The map above shows the names of Arabic speaking countries in Arabic with romanizations to help those who don’t actually speak Arabic. Interestingly, most are quite different from the English name for the country.
Reddit user Pinuzzo, who created the map, explains that:
The colors do not mean anything and are just used to differentiate small countries near each other.
I am using my own method of Romanization that I believe better preserves the Arabic spelling that most Romanization attempts lose. For example, I transliterate 3ayn (ع) as a backwards ezh ƹ, and hamza ء as an apostrophe. Most Romanizations just make both letters an apostrophe, while the sounds they make are very different.
You may also notice that Western Sahara (الصحراء الغربية Aṣ-Ṣaḥrā’ al-Gharbīyah) does not appear on the map, although the map creator does not explain why.
Reddit user stormsmcgee also points out that:
magrib also means West, as in the far western country of the Arab world.
You can learn more about Arabic and the Arabs from the following books:
- Alif Baa: Introduction to Arabic Letters and Sounds [With DVD]
- Arabic-English Dictionary: The Hans Wehr Dictionary of Modern Written Arabic
- The Arabs: A History
Know any other interesting facts about Arabic? Leave them below:
I’m glad you included the sahara with morocco. Great work.
It is occupied, so there should be at least dashed border between Morocco and Western Sahara.
I’ve still no idea how to pronounce them…
Tova Rischi says
Letters are like English, mostly.
Vowels differ the most between dialects, but a good heuristic to go with is the ones with macrons should be pronounced “broad”; ā like ah like father, ū like oo like moon, ī like ee like keen, while the short vowels can be pronounced like English (cat, buck, tick). This is the most inconsistent though; Qataris usually say Qatar like “cutter”, for example.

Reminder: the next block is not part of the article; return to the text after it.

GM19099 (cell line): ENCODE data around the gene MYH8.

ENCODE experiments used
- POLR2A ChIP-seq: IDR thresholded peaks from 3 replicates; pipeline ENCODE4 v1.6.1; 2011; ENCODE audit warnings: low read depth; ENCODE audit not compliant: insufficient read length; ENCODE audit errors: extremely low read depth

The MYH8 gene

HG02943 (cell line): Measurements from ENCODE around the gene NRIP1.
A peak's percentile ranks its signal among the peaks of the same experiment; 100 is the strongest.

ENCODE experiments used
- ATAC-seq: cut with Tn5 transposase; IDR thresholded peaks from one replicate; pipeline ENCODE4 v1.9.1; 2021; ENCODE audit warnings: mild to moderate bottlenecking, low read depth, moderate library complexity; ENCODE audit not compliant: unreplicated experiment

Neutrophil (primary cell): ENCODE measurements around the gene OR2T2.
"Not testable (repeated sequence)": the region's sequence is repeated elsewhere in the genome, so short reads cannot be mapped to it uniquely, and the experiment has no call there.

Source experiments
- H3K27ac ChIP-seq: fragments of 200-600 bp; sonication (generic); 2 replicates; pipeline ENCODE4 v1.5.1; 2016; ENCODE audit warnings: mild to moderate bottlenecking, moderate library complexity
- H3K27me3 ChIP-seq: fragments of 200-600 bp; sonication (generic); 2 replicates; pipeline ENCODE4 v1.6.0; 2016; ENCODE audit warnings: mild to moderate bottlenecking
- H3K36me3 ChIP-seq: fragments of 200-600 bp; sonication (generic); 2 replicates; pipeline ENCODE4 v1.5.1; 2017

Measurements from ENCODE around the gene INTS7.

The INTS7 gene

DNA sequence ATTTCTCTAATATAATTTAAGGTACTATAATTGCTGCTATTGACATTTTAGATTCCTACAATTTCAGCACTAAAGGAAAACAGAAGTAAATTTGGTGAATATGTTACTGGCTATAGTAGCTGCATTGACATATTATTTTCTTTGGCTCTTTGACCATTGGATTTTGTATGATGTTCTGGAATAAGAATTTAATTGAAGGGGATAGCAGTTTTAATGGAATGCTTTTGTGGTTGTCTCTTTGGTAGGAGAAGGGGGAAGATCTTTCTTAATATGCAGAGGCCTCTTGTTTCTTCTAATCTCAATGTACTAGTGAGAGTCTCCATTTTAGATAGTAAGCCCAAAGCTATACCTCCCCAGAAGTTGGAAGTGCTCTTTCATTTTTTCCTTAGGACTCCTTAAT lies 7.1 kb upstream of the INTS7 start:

R is trilled.
That weird S in Chad makes the sh sound.
Q is traditionally like k, but said with the uvula (the thing hanging in the back of your throat) instead of the soft plate. You can kind of think of swallowing k, but you don’t have any backwards motion. Some dialects say it like g in “good”, some say it like ´.
´ is just a break between sounds. Like in the middle of uh-oh.
ƹ is complicated. It’s kind of like turning the vowel in the word “cat” into a consonant, like how y is an ee sound or w is an oo sound. It’s said with parts of the throat itself and is that really weird sound in Arabic when you think weird throaty Arabic sounds.
Letters with dots above or below them are basically [that letter]ƹ . ħ is to ƹ as s is to z, you can think of it as hƹ though.
The gh in gharbiya in the description is pronounced like a French r. It’s spelled g on the map, but it still makes the French r sound.
Arabic used to have vowels at the end of nouns that kind of went silent, whence Maṣr.
I was always told that ليبيا (Libya) is the only true palindrome in Arabic.
Morocco absorbing Sahara? I am sure that UN do not aprove this.